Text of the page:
Western unity is more essential than ever

Russian President Vladimir Putin’s attack on Ukraine has made the West — in this context, NATO and the European Union — more united than it’s been in a long time. Unfortunately, that cohesion is now at risk, as the Russian invasion turns into a grinding war of attrition. To deter Putin from escalating and to keep him from winning, Western leaders must focus on the two weakest links in their alliance: Turkey and Hungary.

Recep Tayyip Erdogan, the president of Turkey — a member of NATO but not the EU — says he will block the accession of Sweden and Finland to the transatlantic alliance unless he’s given a series of unrelated concessions. If he actually follows through, he would not only leave both countries more vulnerable to Russian aggression, but also render NATO weaker. Gratuitously, Erdogan is also increasing tensions with Greece, another NATO ally.


Then there’s Hungarian Prime Minister Viktor Orban. For weeks, he’s been holding up a sanctions package that would embargo Russian oil. EU leaders last week thought they had finally reached a compromise: Only Russian oil delivered by ship would be banned, whereas the sort arriving via pipelines would not. That would give landlocked Hungary, as well as the Czech Republic and Slovakia, more time to adjust their energy infrastructure.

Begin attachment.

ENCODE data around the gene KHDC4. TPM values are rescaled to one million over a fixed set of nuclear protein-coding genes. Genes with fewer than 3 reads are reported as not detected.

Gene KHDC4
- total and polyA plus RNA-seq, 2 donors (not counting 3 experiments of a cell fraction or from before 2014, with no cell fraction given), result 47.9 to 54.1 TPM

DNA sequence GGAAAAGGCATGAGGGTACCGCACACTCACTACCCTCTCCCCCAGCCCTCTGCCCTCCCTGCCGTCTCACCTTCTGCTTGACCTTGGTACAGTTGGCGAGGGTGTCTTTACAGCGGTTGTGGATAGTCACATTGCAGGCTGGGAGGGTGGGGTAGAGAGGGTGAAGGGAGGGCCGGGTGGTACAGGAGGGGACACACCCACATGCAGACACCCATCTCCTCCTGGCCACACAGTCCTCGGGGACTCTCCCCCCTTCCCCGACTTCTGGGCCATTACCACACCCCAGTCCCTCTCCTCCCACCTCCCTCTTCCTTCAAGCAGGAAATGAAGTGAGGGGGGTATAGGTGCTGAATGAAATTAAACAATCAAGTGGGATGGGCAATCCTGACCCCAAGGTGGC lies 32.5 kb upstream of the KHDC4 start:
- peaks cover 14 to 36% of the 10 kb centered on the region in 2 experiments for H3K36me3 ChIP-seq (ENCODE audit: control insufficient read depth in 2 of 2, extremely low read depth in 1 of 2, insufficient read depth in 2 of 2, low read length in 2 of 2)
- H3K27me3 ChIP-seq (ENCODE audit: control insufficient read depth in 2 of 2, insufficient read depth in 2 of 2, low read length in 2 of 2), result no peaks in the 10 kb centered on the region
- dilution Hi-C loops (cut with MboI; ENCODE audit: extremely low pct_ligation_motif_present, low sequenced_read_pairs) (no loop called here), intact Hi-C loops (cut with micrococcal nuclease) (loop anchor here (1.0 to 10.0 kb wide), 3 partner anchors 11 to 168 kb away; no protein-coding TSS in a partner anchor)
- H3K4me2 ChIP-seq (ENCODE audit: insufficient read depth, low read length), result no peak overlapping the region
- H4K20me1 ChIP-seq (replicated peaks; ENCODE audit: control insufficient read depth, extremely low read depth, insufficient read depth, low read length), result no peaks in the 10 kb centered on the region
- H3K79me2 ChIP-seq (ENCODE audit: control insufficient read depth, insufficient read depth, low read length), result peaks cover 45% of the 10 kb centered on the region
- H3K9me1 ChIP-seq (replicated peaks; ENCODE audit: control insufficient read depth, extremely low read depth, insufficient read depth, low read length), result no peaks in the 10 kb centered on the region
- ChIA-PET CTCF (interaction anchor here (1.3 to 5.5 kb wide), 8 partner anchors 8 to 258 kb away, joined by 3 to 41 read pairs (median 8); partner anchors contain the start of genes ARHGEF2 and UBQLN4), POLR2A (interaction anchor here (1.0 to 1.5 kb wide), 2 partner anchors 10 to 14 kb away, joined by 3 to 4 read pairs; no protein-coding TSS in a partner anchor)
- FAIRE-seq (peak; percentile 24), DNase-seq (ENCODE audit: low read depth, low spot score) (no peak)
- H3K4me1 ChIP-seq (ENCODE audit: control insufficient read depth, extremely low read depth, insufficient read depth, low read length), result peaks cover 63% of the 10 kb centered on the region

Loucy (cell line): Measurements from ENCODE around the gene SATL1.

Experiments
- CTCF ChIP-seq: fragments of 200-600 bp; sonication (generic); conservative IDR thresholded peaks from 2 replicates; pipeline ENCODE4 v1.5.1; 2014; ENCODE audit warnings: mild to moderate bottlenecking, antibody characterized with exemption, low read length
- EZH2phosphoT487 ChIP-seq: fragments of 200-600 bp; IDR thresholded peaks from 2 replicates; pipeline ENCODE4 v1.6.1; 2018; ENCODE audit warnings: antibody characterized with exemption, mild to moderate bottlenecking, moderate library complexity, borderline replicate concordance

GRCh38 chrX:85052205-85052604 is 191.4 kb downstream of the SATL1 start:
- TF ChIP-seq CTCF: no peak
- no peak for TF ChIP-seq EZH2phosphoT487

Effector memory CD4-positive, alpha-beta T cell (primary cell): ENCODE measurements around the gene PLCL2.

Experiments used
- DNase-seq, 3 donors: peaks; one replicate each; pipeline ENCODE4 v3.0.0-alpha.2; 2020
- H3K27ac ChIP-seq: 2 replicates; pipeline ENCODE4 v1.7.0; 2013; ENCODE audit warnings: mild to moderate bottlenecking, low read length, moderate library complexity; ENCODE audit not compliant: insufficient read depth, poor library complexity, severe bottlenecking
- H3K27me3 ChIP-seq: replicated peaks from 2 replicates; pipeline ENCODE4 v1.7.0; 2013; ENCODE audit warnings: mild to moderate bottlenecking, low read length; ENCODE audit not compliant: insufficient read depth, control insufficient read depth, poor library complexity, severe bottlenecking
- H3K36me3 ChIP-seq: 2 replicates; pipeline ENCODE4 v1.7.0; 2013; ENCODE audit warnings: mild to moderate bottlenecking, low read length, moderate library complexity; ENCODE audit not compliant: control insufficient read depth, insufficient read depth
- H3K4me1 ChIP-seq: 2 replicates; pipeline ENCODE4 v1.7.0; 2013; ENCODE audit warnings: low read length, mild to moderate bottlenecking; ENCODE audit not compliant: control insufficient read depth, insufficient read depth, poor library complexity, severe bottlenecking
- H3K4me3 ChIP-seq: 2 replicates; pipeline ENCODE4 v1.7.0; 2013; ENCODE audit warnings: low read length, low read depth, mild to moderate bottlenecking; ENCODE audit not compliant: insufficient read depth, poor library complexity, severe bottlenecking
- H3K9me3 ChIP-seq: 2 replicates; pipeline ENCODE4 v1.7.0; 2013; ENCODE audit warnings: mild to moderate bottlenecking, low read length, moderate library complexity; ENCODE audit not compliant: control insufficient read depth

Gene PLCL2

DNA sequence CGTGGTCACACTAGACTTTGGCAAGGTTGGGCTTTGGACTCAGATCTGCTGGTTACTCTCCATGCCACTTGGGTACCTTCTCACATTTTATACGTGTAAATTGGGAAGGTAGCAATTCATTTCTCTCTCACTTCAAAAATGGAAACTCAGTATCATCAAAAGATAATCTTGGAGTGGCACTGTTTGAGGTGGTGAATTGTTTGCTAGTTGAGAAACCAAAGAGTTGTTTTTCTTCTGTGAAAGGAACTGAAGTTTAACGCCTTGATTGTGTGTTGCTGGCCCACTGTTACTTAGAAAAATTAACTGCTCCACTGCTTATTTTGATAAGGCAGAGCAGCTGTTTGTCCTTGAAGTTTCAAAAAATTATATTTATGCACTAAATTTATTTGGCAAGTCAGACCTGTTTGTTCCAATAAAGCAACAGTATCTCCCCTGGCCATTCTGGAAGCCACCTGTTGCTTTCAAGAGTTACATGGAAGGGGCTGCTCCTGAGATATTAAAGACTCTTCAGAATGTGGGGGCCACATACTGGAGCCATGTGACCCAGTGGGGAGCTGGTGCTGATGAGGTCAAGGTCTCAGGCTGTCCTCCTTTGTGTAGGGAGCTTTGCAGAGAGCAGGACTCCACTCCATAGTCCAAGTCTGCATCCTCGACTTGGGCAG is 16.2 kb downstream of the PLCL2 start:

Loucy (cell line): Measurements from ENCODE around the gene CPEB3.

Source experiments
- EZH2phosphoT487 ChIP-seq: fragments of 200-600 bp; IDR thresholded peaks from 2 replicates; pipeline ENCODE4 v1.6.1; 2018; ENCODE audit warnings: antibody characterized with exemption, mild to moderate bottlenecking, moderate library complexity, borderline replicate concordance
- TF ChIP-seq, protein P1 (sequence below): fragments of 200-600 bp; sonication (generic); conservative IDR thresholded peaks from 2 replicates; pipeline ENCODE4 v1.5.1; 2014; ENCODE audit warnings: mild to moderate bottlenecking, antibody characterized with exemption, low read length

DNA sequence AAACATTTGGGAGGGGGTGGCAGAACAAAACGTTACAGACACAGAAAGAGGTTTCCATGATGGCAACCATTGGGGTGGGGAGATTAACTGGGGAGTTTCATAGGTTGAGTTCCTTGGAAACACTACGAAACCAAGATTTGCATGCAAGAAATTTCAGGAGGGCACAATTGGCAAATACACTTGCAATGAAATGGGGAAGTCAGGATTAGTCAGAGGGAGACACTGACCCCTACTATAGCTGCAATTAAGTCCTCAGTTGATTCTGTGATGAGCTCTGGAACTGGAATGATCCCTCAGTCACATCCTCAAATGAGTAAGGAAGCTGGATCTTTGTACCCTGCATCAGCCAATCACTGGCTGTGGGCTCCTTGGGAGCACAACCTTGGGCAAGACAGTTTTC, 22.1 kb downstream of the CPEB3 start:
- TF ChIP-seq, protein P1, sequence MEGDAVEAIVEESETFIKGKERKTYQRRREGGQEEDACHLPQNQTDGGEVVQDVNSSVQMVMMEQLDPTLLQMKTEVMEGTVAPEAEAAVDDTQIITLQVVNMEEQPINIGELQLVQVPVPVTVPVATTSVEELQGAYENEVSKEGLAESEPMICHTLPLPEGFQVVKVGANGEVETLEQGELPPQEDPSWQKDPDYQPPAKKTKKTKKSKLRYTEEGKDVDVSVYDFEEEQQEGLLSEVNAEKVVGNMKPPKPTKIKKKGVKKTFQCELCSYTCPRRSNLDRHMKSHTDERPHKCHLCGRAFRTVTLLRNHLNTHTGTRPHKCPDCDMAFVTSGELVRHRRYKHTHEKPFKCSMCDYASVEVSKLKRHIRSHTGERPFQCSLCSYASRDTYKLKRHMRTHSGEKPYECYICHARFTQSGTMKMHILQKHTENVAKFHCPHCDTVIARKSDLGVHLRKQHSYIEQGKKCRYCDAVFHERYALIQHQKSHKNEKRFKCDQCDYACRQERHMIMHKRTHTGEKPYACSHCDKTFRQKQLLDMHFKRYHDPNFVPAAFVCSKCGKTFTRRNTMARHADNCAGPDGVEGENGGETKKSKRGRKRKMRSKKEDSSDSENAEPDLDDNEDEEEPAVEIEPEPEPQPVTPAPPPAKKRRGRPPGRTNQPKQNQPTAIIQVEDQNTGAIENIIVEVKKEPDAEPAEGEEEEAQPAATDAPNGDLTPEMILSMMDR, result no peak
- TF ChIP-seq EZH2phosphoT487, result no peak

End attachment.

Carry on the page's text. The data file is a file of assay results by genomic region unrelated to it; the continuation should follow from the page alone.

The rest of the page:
In a shocking breach of decorum, Orban then reneged on even that compromise. Bizarrely, he also insisted on keeping the Russian Orthodox Church’s Patriarch Kirill — a staunch backer of Putin and the war — off the new sanctions list. The EU gave in to this demand, too, to get the package passed.

The whole ordeal was an embarrassment, and a rare cause for Putin to be optimistic. In every way he can, Orban is signaling that he’s not fully behind the West’s joint effort to support Ukraine and undermine Russia.

So what can be done? A basic design flaw shared by both the EU and NATO is that neither has a mechanism to eject errant members. That means both will need to get creative in reining in rogue leaders.

In Erdogan’s case, acceding to blackmail shouldn’t be an option. The US should announce that future arms sales to Turkey will be halted until it comes around on the new accessions. NATO should threaten to suspend Turkish involvement in military planning and exercises. Revisiting the alliance’s rules to allow for expulsions should be on the table.

As for Orban, the EU will need to adopt a similarly hard line. In 2018, the bloc triggered its treaty’s Article 7 against Hungary in a censure of its subversion of democratic institutions, launching a process that could in theory strip Budapest of its voting rights in Brussels. In practice, the measure has been toothless, because it requires unanimous support. Poland always had Hungary’s back.

These days, however, Poland is among the member states that are most hawkishly anti-Putin. Belatedly, the Poles have come to understand that a strong EU is in their national interest. They should persuade Orban to join the effort to weaken Putin’s war machine and strengthen Ukraine. If he doesn’t, the other 26 EU countries should strip Hungary of its votes.

Holding together the Western alliance has never been easy. Amid a worsening war on its doorstep, it has rarely seemed more necessary. The time for populist political games is over.

— Bloomberg Opinion

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